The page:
Setup Blackbox Exporter on Kubernetes: A Step-by-Step Guide

blackbox exporter on kubernetes

In this blog, let’s explore how to set up Blackbox Exporter on Kubernetes. By the end, you’ll have a clear understanding of the process.

If a requirement comes to monitor a server’s or application’s endpoint, then Blackbox Exporter will fulfill your requirements.

This is also one of the Exporter that Prometheus has, and this will collect the probe metrics using the endpoint type such as HTTP, TCP, ICMP, etc.

Why Blackbox Exporter is Important?

Sometimes Kubernetes needs to access external resources such as databases and APIs, If those resources have any issue then Kubernetes can’t able to access them, so we have to monitor their endpoint so that we can identify the issue earlier and fix it.

Blackbox Exporter not only helps to troubleshoot, but it is also useful to improve the performance of the Kubernetes with external resources.

It can track the request and response time between the resources, based on the data, we can identify any kind of latency issue present and we can make adjustments to improve the performance.

How to Setup Blackbox Exporter On Kubernetes?

I have created a repo to store the configuration YAML files, if you are interested, use them for this setup.

This setup is a part of the Prometheus monitoring setup on our EKS cluster so I am using the existing namespace, which is monitoring.

If you don’t have a dedicated namespace for your monitoring resources, create one before starting the setup.

Step 1: Create a ConfigMap

Create a file blackbox-configmap.yaml and add the following contents.

apiVersion: v1
kind: ConfigMap
  name: blackbox-exporter-config
  namespace: monitoring
  config.yml: |
        prober: http
        timeout: 5s
          valid_http_versions: ["HTTP/1.1", "HTTP/2.0"]
          valid_status_codes: [200, 204]
          no_follow_redirects: false
          preferred_ip_protocol: "ip4"

Here, you can see the metadata section, I have mentioned the namespace monitoring, you can modify it with your namespace and replace the name if you want.

Now, focus on the data section, where you will add the modules. The Blackbox Exporter works based on modules.

For this, I have mentioned only one HTTP endpoint-based module, but you can add multiple modules with different endpoint types.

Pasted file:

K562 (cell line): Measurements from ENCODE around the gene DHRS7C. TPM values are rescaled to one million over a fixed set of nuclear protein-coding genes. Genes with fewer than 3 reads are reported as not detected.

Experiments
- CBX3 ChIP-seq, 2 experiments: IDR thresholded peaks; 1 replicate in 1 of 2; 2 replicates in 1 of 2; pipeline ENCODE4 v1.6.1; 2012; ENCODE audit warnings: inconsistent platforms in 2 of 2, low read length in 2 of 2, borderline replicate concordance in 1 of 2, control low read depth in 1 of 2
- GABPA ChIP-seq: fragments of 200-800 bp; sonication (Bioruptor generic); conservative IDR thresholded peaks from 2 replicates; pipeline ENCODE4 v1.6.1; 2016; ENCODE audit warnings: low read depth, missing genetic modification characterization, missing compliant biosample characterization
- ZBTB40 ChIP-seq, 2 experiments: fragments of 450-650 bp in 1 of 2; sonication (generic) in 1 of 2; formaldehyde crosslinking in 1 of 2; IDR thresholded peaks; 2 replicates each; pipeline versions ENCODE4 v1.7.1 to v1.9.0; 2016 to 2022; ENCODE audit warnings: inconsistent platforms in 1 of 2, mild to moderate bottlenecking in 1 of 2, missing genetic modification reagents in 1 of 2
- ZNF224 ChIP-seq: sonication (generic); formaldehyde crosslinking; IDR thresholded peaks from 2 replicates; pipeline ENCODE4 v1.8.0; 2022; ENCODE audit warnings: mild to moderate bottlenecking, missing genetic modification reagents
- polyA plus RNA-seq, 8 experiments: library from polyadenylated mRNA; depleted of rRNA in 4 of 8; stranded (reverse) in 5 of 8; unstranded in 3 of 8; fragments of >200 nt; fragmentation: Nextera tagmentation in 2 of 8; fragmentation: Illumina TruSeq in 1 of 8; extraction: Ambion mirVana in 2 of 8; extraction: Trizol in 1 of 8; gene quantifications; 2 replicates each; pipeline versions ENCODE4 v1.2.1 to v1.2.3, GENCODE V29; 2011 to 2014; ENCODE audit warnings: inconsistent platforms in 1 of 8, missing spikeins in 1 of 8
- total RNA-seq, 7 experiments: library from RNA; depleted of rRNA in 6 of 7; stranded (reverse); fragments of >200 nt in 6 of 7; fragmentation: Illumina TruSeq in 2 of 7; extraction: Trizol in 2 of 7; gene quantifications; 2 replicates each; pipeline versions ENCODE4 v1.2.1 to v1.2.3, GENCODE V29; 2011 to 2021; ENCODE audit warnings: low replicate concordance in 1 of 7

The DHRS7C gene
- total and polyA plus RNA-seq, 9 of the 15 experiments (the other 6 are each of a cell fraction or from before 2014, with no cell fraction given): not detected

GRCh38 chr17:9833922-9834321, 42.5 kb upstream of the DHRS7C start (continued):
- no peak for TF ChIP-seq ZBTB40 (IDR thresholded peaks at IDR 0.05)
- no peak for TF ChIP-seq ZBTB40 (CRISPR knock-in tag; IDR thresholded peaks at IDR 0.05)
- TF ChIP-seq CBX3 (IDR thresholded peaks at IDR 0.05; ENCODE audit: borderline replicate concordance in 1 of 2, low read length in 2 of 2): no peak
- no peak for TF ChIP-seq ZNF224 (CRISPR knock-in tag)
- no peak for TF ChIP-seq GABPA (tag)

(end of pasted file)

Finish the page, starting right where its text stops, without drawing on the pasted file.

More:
To apply this configmap to your cluster, use the following command.

kubectl apply -f blackbox-configmap.yaml

If you want to see the list configmaps in the monitoring namespace.

kubectl get configmaps -n monitoring

Step 2: Create the Blackbox Deployment

Create the configuration file blackbox-deployment.yaml and add the contents.

apiVersion: apps/v1
kind: Deployment
  name: blackbox-exporter
  namespace: monitoring
  replicas: 1
      app: blackbox-exporter
        app: blackbox-exporter
      - name: blackbox-exporter
        image: prom/blackbox-exporter:latest
          - "--config.file=/etc/blackbox-exporter/config.yml"
        - containerPort: 9115
        - name: config-volume
          mountPath: /etc/blackbox-exporter
      - name: config-volume
          name: blackbox-exporter-config

Don’t forget to add the namespace name in the metadata section, in the spec section, you can see that I am using the latest Blackbox image prom/blackbox-exporter:latest.

you can give a specific version if you want, and the default port of the Blackbox is 9115, which I have mentioned as the value of containerPort.

To apply this configuration, use the following command.

kubectl apply -f blackbox-deployment.yaml

To view the list of deployments in the monitoring namespace

kubectl get deployments -n monitoring -o wide

Step 3: Create a Service for Blackbox Exporter

Create a configuration file blackbox-service.yaml and add the following contents.

apiVersion: v1
kind: Service
  name: blackbox-exporter
  namespace: monitoring
    app: blackbox-exporter
  type: NodePort
    - port: 9115
      targetPort: 9115
      nodePort: 30500

In this configuration also you have to provide the namespace name and the main thing you have to consider is the spec section type parameter.